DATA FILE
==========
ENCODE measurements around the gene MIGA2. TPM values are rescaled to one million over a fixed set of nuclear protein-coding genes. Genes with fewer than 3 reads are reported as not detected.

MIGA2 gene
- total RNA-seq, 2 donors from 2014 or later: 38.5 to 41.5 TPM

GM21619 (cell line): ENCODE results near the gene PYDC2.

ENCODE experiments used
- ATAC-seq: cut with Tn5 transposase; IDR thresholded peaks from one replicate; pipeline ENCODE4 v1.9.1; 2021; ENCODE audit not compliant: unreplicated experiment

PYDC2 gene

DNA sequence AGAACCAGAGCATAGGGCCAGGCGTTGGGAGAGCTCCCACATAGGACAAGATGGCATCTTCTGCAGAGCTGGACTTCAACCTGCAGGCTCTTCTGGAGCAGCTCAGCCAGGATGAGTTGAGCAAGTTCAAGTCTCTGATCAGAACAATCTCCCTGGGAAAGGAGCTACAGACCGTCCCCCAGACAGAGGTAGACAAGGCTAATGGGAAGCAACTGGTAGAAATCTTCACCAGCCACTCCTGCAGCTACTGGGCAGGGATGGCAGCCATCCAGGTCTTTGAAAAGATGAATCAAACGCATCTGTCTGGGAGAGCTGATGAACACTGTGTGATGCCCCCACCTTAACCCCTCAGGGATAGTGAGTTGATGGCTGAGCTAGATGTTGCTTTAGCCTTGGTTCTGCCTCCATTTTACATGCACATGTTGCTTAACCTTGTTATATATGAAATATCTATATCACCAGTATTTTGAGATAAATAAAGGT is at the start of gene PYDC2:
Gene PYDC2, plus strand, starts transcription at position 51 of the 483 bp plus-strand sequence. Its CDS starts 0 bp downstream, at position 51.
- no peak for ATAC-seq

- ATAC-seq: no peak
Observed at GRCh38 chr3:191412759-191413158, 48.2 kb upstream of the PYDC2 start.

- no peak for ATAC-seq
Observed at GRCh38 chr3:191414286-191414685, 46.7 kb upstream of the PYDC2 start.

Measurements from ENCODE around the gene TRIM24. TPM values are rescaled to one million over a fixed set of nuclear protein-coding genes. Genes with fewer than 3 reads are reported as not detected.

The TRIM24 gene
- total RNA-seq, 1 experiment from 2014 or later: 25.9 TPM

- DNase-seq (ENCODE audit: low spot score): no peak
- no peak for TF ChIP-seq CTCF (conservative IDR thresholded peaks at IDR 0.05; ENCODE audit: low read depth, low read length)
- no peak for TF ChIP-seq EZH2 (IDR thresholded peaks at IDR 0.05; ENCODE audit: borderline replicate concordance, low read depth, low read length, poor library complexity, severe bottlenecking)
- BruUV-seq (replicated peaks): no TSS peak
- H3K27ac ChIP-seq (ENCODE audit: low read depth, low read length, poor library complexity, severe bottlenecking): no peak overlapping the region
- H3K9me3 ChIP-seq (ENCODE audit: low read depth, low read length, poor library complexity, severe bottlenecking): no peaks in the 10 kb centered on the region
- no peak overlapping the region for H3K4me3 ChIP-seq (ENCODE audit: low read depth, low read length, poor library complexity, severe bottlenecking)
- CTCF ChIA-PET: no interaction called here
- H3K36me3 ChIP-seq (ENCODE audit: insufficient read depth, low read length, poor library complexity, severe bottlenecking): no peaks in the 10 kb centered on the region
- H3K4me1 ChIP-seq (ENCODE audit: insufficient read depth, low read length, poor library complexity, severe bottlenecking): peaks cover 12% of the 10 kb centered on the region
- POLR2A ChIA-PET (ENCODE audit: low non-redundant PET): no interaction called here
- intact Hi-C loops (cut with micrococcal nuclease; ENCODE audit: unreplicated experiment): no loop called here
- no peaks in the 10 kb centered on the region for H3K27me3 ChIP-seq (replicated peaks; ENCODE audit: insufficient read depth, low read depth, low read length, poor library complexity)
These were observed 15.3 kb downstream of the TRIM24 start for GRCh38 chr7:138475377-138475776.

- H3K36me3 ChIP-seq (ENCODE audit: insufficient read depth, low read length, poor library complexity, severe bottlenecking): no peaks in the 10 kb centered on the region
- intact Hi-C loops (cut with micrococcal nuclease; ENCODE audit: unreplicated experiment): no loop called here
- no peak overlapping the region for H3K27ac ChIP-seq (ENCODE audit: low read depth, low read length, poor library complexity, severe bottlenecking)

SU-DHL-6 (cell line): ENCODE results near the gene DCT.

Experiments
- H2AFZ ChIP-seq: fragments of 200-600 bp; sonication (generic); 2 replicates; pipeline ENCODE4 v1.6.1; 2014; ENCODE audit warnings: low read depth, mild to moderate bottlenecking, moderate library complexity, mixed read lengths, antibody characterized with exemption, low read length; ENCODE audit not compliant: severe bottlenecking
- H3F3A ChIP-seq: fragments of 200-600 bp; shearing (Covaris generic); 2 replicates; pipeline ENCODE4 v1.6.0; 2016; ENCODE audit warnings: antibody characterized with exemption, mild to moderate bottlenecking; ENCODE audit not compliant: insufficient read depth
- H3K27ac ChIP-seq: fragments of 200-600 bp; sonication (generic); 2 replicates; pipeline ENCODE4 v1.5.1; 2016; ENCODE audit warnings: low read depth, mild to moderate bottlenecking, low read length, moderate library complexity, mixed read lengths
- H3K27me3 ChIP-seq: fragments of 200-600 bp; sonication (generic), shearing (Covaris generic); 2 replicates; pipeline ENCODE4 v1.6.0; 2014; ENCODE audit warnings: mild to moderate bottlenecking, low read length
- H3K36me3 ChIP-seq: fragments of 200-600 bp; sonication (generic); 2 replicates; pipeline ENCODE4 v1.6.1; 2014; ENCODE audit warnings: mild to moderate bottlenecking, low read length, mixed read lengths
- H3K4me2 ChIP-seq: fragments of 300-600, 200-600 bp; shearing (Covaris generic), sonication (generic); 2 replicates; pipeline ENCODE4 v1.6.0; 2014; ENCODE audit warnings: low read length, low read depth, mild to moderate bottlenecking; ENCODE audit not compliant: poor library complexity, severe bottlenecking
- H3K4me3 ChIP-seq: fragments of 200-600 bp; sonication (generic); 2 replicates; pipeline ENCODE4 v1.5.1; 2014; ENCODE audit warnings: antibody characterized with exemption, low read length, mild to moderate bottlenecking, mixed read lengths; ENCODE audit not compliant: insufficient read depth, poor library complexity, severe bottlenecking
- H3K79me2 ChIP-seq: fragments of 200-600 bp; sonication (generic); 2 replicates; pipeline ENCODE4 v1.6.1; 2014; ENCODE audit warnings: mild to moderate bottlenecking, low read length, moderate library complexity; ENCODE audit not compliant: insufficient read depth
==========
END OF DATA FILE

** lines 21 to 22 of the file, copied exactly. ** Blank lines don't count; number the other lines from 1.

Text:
- BruUV-seq (replicated peaks): no TSS peak
- H3K27ac ChIP-seq (ENCODE audit: low read depth, low read length, poor library complexity, severe bottlenecking): no peak overlapping the region